Non-profit and Dubai-based artist pay homage to Astoria immigrant communities

Non-profit and Dubai-based artist pay homage to Astoria immigrant communities
Non-profit organization 501 See Streets and artist Tarsila Schubert installed a new mural beneath an Astoria underpass to represent the neighborhood’s immigrant population.
Photo courtesy of 501 See Streets
By Mark Hallum

Artist Tarsila Schubert and non-profit organization 501 See Streets completed a mural project beneath an Amtrak railroad overpass in Astoria on Friday, and the design is a nod to the immigrant community in the neighborhood. Located on 48th street and 25th Avenue and stretching about 70 feet in length, the mural comes with the support of the residents and community leaders.

“These walls have been tagged, they looked very unpleasant. So I wanted to do something positive, uplifting, bright, colorful to change them and make the residents of Astoria smile,” Noah Sheroff, Executive Director for 501 See Streets, said. According to Sheroff, Councilman Costa Constantinides (D-Astoria) and U.S. Rep. Joseph Crowley (D-Jackson Heights) sponsored the new mural, along with another project which went in at an earlier time across the street. Each mural cost around $3,000.

Schubert is a Brazilian-born street artist based in Dubai who takes part in projects aimed at beautification of public space. She began her trade in the streets of Sao Paulo seven years ago, and has lived in the United Arab Emirates for four of those years. Schubert’s style consists of incorporating forms found in nature with cultural symbols. Greek, Roman and Arabic lettering were used in the mural to represent the immigrant communities of Astoria.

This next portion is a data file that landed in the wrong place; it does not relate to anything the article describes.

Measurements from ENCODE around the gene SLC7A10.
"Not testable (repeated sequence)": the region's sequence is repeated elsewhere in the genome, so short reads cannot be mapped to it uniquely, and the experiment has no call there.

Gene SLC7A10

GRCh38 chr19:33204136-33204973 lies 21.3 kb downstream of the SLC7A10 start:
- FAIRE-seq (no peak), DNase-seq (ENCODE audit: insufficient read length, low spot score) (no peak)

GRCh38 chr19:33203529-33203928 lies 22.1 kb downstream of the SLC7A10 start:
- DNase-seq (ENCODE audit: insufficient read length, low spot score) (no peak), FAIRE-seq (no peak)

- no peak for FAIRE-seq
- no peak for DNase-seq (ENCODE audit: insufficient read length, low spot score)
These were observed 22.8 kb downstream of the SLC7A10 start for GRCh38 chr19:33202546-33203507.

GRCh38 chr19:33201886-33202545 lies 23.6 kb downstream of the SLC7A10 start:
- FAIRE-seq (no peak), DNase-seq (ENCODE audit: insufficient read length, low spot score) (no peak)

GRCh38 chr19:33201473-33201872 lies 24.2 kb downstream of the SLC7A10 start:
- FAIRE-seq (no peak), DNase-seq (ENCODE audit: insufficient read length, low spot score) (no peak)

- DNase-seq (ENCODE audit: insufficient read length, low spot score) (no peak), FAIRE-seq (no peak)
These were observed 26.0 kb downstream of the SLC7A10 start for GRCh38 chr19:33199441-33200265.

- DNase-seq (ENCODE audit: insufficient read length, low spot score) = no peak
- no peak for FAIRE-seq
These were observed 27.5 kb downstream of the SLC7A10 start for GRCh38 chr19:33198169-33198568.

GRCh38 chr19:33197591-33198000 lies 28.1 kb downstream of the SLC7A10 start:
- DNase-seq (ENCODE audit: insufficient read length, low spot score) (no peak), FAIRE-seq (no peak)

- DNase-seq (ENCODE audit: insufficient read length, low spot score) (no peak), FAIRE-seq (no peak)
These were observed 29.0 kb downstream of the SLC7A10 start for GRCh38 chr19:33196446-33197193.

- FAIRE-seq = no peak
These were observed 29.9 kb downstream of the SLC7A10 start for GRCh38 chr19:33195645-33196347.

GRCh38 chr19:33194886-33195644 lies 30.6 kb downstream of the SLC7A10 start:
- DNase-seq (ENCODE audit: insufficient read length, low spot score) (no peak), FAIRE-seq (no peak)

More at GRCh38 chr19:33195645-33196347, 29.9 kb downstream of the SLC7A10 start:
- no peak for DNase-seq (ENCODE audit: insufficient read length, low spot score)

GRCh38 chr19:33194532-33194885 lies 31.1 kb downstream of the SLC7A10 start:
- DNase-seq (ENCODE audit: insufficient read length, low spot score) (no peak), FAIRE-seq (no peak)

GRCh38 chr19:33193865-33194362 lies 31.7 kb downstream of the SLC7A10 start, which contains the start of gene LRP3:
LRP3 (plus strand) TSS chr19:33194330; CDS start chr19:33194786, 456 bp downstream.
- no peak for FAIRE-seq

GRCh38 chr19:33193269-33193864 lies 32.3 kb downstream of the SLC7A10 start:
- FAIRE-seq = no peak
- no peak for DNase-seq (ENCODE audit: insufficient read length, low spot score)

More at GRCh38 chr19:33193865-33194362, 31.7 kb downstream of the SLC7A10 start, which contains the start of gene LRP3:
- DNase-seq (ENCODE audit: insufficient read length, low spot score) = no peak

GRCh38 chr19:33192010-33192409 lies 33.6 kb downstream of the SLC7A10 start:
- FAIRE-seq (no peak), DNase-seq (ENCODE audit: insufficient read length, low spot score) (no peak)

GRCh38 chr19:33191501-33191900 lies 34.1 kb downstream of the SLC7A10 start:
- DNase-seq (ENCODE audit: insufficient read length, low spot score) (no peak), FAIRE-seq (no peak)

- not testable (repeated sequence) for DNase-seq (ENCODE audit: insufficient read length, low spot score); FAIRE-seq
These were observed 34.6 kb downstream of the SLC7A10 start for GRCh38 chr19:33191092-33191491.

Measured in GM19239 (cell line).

Dubai, much like Queens, has a large immigrant community, something Schubert understands well as the daughter of an Italian immigrant. Schubert has also worked to improve public space in Lebanon affected by warfare.

The mural opposite to Schubert’s features the Jackson Hole Diner, the Hell Gate Bridge and a scene from ‘30s Astoria. This is the work of Kenji Takabayashi.

Sheroff’s organization is responsible for funding and finding talent for mural projects across the city, two of which were recently painted beneath a LIRR overpass near Forest Hills Stadium which depict tennis legends who have played there along with the Ramones, Forest Hills natives.

“The planning stage is like the Smiths’ song, ‘Please, Please, Please, Let Me Get What I Want.’ Then finishing up it’s like ‘Ante Up’ by MOP,” Sheroff said. “It’s such a good feeling to actually complete it and knowing that this is for the betterment of the community, especially when people are so complimentary.”

Sheroff is constantly raising funds for new projects through the 501 See Streets website and has plans for another mural in Astoria near Schubert’s.

Reach reporter Mark Hallum by e-mail at mhall[email protected]glocal.com or by phone at (718) 260–4564.

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